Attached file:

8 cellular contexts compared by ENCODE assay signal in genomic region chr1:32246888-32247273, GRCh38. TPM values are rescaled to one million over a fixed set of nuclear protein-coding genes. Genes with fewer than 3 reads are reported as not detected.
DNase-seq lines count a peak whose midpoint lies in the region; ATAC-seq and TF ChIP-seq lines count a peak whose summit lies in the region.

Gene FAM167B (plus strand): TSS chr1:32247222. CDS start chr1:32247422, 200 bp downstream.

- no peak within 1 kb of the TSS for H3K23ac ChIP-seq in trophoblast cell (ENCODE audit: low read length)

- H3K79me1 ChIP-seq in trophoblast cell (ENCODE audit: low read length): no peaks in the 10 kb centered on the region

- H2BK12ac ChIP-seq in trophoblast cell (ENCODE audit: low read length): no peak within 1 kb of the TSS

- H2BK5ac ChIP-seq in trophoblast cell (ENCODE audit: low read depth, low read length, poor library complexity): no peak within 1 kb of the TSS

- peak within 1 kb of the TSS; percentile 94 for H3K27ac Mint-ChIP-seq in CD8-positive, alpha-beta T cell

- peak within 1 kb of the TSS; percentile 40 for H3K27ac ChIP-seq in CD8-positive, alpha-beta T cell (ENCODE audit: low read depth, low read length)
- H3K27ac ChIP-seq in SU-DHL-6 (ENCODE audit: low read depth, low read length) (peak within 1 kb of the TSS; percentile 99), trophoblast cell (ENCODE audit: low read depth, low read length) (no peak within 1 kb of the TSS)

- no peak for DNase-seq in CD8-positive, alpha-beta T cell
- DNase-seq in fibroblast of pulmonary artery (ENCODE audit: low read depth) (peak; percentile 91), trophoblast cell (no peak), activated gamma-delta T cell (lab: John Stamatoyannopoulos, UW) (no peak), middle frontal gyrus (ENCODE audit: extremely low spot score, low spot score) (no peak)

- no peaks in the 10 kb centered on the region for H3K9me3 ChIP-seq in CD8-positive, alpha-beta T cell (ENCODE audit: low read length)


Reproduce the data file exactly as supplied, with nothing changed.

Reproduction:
8 cellular contexts compared by ENCODE assay signal in genomic region chr1:32246888-32247273, GRCh38. TPM values are rescaled to one million over a fixed set of nuclear protein-coding genes. Genes with fewer than 3 reads are reported as not detected.
DNase-seq lines count a peak whose midpoint lies in the region; ATAC-seq and TF ChIP-seq lines count a peak whose summit lies in the region.

Gene FAM167B (plus strand): TSS chr1:32247222. CDS start chr1:32247422, 200 bp downstream.

- no peak within 1 kb of the TSS for H3K23ac ChIP-seq in trophoblast cell (ENCODE audit: low read length)

- H3K79me1 ChIP-seq in trophoblast cell (ENCODE audit: low read length): no peaks in the 10 kb centered on the region

- H2BK12ac ChIP-seq in trophoblast cell (ENCODE audit: low read length): no peak within 1 kb of the TSS

- H2BK5ac ChIP-seq in trophoblast cell (ENCODE audit: low read depth, low read length, poor library complexity): no peak within 1 kb of the TSS

- peak within 1 kb of the TSS; percentile 94 for H3K27ac Mint-ChIP-seq in CD8-positive, alpha-beta T cell

- peak within 1 kb of the TSS; percentile 40 for H3K27ac ChIP-seq in CD8-positive, alpha-beta T cell (ENCODE audit: low read depth, low read length)
- H3K27ac ChIP-seq in SU-DHL-6 (ENCODE audit: low read depth, low read length) (peak within 1 kb of the TSS; percentile 99), trophoblast cell (ENCODE audit: low read depth, low read length) (no peak within 1 kb of the TSS)

- no peak for DNase-seq in CD8-positive, alpha-beta T cell
- DNase-seq in fibroblast of pulmonary artery (ENCODE audit: low read depth) (peak; percentile 91), trophoblast cell (no peak), activated gamma-delta T cell (lab: John Stamatoyannopoulos, UW) (no peak), middle frontal gyrus (ENCODE audit: extremely low spot score, low spot score) (no peak)

- no peaks in the 10 kb centered on the region for H3K9me3 ChIP-seq in CD8-positive, alpha-beta T cell (ENCODE audit: low read length)